American consumers continued to shop for gifts even after the major kick-off to the shopping season last holiday weekend, but many will delay purchases until a second wave of major promotions later in the month, according to a survey released Sunday.

Even though about 49 percent of surveyed consumers went shopping this Saturday and Sunday, most visited only one or two stores, according to the national survey released Sunday by consumer-behavior marketing firm America's Research Group.

Half of America went shopping this weekend but they weren't very serious about it, Britt Beemer, founder and chairman of the group, told Reuters. It tells you how little shopping they really did.

Retailers are anxiously waiting to see whether consumer holiday spending can hold up amid higher gas prices, a housing slump and the fallout from the credit crunch.

Many experts have warned of weak holiday sales growth, and last weekend -- the traditional kick-off to the holiday shopping season -- was marked by doorbuster promotions that can draw in shoppers but crimp profit margins due to heavy discounting.

The survey's results indicate a bargain-hunting mentality this year, Beemer said. Although 60 percent of consumers said they had continued to shop for gifts since the Thanksgiving weekend, some 54 percent of those who hadn't said they were awaiting big, money-saving deals just before Christmas.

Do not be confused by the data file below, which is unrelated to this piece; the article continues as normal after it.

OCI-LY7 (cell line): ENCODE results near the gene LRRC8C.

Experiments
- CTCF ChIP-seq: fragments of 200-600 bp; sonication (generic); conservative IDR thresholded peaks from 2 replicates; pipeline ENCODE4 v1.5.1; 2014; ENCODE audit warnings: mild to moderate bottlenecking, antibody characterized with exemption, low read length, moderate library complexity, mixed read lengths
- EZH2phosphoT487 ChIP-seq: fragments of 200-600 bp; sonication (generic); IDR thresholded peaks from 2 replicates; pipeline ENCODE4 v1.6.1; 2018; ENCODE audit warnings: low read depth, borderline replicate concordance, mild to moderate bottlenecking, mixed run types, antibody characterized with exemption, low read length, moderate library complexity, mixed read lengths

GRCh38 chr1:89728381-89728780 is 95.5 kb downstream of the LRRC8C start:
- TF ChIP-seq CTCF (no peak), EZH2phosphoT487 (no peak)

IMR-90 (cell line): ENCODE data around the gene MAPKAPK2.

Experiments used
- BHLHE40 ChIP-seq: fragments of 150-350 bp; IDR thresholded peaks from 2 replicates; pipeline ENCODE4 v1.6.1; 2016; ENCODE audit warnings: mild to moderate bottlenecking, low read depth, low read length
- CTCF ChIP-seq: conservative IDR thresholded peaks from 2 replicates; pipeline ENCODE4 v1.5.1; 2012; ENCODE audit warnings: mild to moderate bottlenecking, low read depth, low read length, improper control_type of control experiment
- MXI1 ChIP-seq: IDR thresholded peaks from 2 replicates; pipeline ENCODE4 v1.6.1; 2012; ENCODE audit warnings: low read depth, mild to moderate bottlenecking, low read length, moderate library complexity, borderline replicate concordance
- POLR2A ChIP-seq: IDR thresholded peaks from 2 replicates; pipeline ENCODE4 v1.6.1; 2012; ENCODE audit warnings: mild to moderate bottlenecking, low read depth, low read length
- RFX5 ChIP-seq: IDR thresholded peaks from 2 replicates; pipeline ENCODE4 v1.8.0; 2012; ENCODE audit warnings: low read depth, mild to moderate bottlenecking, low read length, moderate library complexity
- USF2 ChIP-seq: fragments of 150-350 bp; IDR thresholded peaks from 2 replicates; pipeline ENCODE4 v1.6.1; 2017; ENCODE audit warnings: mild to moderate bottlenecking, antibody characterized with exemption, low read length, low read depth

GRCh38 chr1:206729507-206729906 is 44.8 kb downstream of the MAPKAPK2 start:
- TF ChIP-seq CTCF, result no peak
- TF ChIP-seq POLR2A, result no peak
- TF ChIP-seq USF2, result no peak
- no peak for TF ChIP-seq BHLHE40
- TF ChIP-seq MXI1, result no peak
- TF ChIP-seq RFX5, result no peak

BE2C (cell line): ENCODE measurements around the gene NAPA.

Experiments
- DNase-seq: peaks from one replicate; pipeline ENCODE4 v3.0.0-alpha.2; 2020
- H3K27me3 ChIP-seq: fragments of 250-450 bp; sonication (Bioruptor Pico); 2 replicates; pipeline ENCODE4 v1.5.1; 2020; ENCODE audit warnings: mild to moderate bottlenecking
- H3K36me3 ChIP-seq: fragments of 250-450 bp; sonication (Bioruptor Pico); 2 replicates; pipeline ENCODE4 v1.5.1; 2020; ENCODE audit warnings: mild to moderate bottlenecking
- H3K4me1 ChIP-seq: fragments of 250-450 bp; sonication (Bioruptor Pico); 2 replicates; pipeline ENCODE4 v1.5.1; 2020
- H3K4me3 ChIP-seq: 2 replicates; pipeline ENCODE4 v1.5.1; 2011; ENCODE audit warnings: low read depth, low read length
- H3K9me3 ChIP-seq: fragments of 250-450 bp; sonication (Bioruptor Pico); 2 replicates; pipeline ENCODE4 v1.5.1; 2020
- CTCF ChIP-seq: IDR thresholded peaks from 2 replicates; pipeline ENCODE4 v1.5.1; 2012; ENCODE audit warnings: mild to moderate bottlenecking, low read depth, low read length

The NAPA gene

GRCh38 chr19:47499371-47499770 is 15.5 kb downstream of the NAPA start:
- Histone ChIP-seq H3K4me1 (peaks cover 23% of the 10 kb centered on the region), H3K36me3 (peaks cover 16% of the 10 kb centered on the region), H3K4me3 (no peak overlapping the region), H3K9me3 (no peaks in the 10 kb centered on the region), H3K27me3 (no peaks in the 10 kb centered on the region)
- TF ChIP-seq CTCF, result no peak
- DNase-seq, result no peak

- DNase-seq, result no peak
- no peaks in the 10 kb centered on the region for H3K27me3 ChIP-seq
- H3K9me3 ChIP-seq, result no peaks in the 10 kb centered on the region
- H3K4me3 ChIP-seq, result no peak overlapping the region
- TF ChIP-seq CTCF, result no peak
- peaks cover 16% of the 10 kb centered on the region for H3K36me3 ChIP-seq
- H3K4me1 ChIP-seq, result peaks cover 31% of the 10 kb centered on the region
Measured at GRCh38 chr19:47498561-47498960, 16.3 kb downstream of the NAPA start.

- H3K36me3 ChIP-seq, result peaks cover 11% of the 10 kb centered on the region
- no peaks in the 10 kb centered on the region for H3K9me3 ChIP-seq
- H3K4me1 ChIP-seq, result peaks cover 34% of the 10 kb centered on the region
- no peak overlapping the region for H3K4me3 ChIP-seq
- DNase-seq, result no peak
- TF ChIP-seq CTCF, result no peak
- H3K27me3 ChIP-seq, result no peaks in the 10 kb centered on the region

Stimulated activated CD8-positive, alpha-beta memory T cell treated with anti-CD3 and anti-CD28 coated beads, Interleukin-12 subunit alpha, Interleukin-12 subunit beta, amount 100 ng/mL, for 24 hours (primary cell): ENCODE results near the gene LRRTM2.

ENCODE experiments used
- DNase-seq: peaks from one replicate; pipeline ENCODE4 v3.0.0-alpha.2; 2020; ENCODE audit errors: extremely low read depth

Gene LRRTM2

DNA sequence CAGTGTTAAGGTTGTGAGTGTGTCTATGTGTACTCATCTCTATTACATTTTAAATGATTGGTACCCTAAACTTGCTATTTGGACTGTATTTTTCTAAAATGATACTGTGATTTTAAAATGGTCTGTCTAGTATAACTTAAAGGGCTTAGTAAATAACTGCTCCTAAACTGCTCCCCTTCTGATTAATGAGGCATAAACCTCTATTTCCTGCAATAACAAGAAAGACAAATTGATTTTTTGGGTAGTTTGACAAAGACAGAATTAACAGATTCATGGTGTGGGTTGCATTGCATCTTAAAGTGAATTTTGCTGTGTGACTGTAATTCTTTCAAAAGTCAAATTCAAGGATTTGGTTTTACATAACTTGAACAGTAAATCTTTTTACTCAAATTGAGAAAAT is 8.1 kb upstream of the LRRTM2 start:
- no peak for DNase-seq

And for those shoppers who haven't finished shopping yet, about one third said they would be done by December 24, waiting until the last minute to take advantage of even further last-minute discounting.

Some 23 percent said they would spend less this year, which Beemer called an all-time high and well above the 16 percent seen in 2006 and 2005.

The survey, consisting of telephone interviews with 801 consumers conducted Saturday and Sunday, has an error factor of plus or minus 4.3 percent.


One surprise in the survey was that Sam's Club, the warehouse chain owned by Wal-Mart Stores, outranked Toys R Us when respondents were asked where they did most of their holiday shopping.

In the years I've been doing research I've never seen Sam's Club ahead of Toys R Us -- ever, Beemer said. I think it's a reflection of how much a bargain hunter the shopper is today.

Also playing a role, he said, were recent problems in the toy industry due to lead and other unsafe components having been found in Chinese-made toys this year, spurring millions of toy recalls.

One beneficiary of this could be bike manufacturers. Bicycles were listed as the No. 1 gift choice for those who said they would avoid toys from China this holiday.

The issue is, your kid doesn't chew on a bicycle, Beemer said. It tells you how difficult it has to be for the toy industry and Toys R Us in particular.